In the once-upon-a-time days, in a cold land far away, grandmothers knew how to felt.  They would moisten sheep fluff and knead it for a very long time, flatten it on a mat and roll it up, throw the full heft of their body on it, over and over, incise their tribal totems into it, apply it to another piece of felt, and repeat until a warm wooly rug is accomplished and their hearth, in the snowy mountains of Kyrgyzstan, is colorful and cozy.  

Then, in one corner of this world, granddaughters bothered to learn the same arduous prcoess, only, why not try it on a sheer little silk?  Why not make things oh-so-chic and warm, but not too warm?  Why not layer the silk in stunning color combinations? Why not ask why not?  

 
 

Along came ibu and fell in love with the possibilities.  We design a show-stopping dress you might want to wear for a gala or an opening or a holiday party.  We measure, draw, drape,   contact the granddaughters.  We sample, tweak, repeat.  What is in it for you is . . . stunning.

I want you to be the first to know that Seven Sisters, along with the women of remote Kyrgyzstan, have been busy whipping up the ibu fall collection of magnificent feltwear.  Dresses for the holidays, long and short - spectacular.  Wrap skirts and draping shawls.  Jackets already sold out - more are on their way.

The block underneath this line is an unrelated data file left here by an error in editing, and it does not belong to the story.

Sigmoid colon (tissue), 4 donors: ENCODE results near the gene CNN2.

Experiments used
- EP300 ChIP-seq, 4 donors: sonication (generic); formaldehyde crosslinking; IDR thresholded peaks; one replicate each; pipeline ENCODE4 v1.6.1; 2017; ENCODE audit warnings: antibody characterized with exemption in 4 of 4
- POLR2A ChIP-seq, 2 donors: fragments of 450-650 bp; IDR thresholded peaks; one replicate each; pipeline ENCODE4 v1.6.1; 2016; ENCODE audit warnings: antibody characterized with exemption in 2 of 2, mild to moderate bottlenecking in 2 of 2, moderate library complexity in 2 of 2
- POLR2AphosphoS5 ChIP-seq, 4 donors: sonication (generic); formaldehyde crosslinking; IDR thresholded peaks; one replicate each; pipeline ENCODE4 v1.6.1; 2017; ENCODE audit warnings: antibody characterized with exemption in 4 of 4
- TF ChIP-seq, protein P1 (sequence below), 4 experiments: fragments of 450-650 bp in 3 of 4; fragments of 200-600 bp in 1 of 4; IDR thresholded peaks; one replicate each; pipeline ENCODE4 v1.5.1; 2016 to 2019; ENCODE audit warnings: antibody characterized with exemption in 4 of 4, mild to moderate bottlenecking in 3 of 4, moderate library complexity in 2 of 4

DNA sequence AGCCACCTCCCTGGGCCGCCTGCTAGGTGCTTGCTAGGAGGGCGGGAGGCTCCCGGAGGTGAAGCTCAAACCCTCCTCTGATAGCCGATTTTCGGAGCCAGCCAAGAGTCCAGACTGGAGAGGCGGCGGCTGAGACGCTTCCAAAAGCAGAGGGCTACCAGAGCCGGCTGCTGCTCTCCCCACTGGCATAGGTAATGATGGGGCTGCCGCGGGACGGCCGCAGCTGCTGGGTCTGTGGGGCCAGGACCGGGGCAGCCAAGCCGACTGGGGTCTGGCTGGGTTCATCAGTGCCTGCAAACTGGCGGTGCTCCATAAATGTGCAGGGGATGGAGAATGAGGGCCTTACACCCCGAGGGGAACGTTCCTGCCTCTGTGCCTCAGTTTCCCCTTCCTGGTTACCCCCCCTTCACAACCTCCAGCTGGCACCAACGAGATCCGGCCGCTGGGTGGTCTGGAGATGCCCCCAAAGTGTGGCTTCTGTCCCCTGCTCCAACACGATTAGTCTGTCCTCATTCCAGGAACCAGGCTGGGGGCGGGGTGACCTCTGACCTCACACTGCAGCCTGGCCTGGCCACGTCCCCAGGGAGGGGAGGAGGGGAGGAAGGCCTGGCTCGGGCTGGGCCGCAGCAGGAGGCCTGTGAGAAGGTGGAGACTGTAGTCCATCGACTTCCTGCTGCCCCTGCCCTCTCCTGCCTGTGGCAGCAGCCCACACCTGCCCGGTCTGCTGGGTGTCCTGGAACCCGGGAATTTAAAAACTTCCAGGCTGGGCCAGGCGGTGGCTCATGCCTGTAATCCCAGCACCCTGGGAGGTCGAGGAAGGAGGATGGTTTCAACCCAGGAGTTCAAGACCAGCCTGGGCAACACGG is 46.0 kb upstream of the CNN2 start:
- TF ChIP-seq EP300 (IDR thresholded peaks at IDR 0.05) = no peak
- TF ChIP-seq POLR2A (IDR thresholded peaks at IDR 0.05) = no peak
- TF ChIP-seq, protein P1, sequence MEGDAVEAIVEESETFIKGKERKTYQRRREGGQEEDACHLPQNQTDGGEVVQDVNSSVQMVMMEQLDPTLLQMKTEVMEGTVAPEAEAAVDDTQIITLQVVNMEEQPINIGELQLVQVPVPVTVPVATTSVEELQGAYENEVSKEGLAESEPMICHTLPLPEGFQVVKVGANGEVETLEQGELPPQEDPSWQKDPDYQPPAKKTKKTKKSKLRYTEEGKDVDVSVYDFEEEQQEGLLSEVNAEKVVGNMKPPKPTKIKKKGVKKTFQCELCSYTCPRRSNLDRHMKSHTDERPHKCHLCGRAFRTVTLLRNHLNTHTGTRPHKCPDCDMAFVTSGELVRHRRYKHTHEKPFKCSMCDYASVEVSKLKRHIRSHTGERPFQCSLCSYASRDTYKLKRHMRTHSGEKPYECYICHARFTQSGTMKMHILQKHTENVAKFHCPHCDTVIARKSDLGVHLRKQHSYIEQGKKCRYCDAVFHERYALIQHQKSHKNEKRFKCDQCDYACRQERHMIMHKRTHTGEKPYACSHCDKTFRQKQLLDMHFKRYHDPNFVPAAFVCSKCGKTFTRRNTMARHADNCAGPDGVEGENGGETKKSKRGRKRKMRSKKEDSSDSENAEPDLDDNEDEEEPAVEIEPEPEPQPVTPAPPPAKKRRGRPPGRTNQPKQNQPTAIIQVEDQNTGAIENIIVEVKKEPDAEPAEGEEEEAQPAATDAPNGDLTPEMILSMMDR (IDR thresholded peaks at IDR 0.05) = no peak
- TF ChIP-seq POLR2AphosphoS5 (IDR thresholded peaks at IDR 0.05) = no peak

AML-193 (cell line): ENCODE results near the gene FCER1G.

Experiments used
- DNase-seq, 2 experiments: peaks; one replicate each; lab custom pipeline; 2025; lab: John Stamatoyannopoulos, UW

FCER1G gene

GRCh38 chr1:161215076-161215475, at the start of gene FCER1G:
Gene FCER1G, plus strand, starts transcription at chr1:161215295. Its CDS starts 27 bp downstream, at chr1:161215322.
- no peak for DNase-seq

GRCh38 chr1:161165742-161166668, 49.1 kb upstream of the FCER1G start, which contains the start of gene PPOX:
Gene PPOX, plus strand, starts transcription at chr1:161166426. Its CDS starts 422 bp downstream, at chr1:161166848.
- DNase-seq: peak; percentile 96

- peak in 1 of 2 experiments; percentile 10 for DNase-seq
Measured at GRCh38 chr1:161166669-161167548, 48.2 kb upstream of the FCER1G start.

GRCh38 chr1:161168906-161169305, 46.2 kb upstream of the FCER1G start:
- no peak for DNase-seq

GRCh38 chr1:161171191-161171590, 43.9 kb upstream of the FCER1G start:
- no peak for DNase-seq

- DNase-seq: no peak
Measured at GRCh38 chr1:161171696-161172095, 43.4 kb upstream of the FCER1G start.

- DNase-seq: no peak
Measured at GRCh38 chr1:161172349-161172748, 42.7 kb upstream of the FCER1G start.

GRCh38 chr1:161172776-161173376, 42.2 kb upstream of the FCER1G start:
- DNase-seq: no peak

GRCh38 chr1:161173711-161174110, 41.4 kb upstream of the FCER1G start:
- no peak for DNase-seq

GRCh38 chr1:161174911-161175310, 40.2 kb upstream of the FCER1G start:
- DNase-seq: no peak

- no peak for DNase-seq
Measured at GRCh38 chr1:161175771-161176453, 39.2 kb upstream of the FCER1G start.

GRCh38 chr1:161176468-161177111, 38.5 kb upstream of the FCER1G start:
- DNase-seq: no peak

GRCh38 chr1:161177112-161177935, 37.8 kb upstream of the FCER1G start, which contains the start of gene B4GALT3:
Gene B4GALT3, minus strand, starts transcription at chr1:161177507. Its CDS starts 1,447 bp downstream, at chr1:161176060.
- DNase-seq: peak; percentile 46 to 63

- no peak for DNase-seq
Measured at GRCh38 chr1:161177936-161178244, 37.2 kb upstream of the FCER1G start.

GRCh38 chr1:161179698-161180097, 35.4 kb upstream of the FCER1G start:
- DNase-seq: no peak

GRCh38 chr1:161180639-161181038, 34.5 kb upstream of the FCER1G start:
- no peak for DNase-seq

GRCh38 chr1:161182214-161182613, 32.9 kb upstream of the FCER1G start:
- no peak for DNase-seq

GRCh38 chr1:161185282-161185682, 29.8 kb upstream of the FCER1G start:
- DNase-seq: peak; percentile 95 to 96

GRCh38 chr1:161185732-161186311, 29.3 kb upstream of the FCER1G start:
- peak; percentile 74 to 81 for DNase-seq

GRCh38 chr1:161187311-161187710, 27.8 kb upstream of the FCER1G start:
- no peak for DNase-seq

In the chilly mountain air of a remote town in Central Asia, the workshop of the grandmothers continues, honoring not only the skills of this unique inheritance but also now, for the first time, generating income upon which these women are crafting a healthy future. 

Zhanyl, (above, top right) is both a felter and a silversmith accomplishing her own design.  She speaks English fluently, actively engaging in our long distance designing. She is a business woman and manager, as her sisters are also, oversee the dyeing, felting, sewing, shipping, and above all, the women of this enterprise as they grow into self-sufficient lives, building a strong sisterhood.

Nobody beats the gals in Kyrgyzstan.  Felting is the art of their hands, the music in their genes, the warmth on their cold nights.  And now, it is a song come to us.  One, I do believe, you will absolutely thrill to sing. 

 

All the best,
Susan Hull Walker